Hebrew years 360 to 480 (3400-3280 BCE)
In Hebrew year 395, Kenan had a son he called Mehalal-EL which means "The one who praises God". On Cain’s side, Irad’s son was named Mehaya-EL which means "The one who gives life to God". We see from these similar names that the two descendances probably lived in the same area of Sumer, and even probably competed one against the other, both claiming that they ruled with the help of their God. The son of the latter was called Metusha-EL which means "The one who crushes God", so presumably he aimed to conquer cities ruled by other self-made "god-rulers".
The possible purpose of having added -EL (God) to their names was that they wanted to fill with fear their followers, and their enemies. Other civilisations would later adopt the same principle, which was that their rulers were gods themselves, or chosen by the gods. Also we have to consider that the names given in the Bible were probably not the names at their birth but names assumed later in the lives of the individuals and the ones they were remembered, and recorded, for. Anyhow, the usage of EL suffix mentioned in the Bible is confirmed by archaeology of the ancient societies (such as in the Ebla tablets) which shows that, up to a certain point if time, such suffix (or its form as IL) was commonly used, and later evolved into the suffix IA (also written YA).
Then, in Hebrew year 460, Mehalal-EL had a son he named Yered which is not without reminding of Irad, Cain’s grandson. But this name means "Descent". Yered moved away from Sumer and Canaan and established himself as far away as possible from the known world of his time, which was the Fertile Crescent. He and his followers "descended" to the Nile valley where they were physically stopped in their march by the vast desert. They settled in what was to become the other big civilization of these times: Ancient Egypt.[1a] But, in these times, Egypt was not named as such.
In Egypt, some of the knowledge learned from Sumer remained the same: the language was also based on pictograms which would then become the hieroglyphs,[1b] the technique of producing sun-dried bricks for city construction was taken from Sumer which was the first region to build cities, the pyramids themselves seem to have been inspired by the Sumerian ziggurat,  and the Egyptian future rulers, the Pharaohs, would go as far as presenting themselves as "living gods".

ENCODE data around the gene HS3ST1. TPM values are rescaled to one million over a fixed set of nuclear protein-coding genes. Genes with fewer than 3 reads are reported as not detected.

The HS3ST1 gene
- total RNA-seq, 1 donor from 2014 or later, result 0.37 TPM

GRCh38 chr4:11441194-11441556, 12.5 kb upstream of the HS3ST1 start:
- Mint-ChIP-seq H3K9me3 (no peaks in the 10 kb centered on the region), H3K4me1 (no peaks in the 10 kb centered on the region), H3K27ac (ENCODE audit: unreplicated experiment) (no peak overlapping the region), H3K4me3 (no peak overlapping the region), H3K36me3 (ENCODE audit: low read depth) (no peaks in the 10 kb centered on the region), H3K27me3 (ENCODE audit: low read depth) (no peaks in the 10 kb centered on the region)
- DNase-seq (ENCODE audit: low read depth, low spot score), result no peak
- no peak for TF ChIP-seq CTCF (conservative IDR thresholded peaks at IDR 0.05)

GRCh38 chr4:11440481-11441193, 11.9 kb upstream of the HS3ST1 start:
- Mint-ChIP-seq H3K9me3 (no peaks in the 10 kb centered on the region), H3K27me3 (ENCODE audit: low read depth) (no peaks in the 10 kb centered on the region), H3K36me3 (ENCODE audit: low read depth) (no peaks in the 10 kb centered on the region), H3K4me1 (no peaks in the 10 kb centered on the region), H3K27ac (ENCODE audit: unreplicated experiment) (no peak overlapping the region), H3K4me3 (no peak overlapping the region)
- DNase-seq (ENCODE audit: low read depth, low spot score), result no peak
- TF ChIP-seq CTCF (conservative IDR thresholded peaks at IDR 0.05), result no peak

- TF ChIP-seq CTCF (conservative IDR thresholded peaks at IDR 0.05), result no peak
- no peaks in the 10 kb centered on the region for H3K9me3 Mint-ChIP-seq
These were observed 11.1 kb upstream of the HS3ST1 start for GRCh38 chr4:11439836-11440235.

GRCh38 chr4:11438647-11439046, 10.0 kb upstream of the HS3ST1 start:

Sun-dried brick wall (source: iMalqata)
[1a] Until recently, scientists believed that the earliest civilization in the Nile Valley (which should not really be called Egyptian, as the name Egypt came much later) dated back from 4000 BCE; but recent study has proved that it started later, around 3600 BCE, based on current estimates, and that the first kingdom started no later than 3100 BCE; this finding puts the timeline of Egypt right back into Biblical timeline ! To see the related article of September 2013 from the BBC, click here
[1b] The earliest inscriptions found in Egypt are considered to date from about 3200 BCE, which is contemporary from the time of Biblical Yered; see article Inscriptions suggest Egyptians could have been first to write, New York Times, 16 December 1998
 See Wikipedia referring to a book by Mogens Herman Hansen, A Comparative Study of Six City-state Cultures, KÝbenhavns universitet Polis centret, Videnskabernes Selskab, 2002
 The first pyramid of Ancient Egypt was Djoser's step pyramid, dating about 2600 BCE, which was a set of platforms, one piled on top of another, to form a step structure; in Sumer, the first equivalent structure were mounted platforms built around 3500 BCE which were the precursors of the more known ziggurats which began to be raised after 2900 BCE; see Wikipedia on this topic